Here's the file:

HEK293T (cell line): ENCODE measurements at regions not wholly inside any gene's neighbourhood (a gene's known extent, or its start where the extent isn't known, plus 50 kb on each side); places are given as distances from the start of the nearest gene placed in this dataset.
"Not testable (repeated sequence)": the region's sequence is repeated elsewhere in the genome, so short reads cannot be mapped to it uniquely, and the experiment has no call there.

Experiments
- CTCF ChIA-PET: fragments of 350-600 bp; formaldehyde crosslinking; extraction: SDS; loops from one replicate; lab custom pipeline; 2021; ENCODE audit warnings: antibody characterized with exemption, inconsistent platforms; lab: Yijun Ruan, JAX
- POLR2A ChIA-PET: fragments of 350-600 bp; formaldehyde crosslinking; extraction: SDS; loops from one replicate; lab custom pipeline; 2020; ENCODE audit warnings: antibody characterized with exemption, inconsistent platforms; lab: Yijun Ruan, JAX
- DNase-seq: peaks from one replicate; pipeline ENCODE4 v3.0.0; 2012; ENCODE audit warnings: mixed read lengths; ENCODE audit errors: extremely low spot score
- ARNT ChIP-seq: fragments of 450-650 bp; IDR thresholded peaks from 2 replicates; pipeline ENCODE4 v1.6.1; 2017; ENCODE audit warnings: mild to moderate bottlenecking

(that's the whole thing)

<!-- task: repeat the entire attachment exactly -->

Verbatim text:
HEK293T (cell line): ENCODE measurements at regions not wholly inside any gene's neighbourhood (a gene's known extent, or its start where the extent isn't known, plus 50 kb on each side); places are given as distances from the start of the nearest gene placed in this dataset.
"Not testable (repeated sequence)": the region's sequence is repeated elsewhere in the genome, so short reads cannot be mapped to it uniquely, and the experiment has no call there.

Experiments
- CTCF ChIA-PET: fragments of 350-600 bp; formaldehyde crosslinking; extraction: SDS; loops from one replicate; lab custom pipeline; 2021; ENCODE audit warnings: antibody characterized with exemption, inconsistent platforms; lab: Yijun Ruan, JAX
- POLR2A ChIA-PET: fragments of 350-600 bp; formaldehyde crosslinking; extraction: SDS; loops from one replicate; lab custom pipeline; 2020; ENCODE audit warnings: antibody characterized with exemption, inconsistent platforms; lab: Yijun Ruan, JAX
- DNase-seq: peaks from one replicate; pipeline ENCODE4 v3.0.0; 2012; ENCODE audit warnings: mixed read lengths; ENCODE audit errors: extremely low spot score
- ARNT ChIP-seq: fragments of 450-650 bp; IDR thresholded peaks from 2 replicates; pipeline ENCODE4 v1.6.1; 2017; ENCODE audit warnings: mild to moderate bottlenecking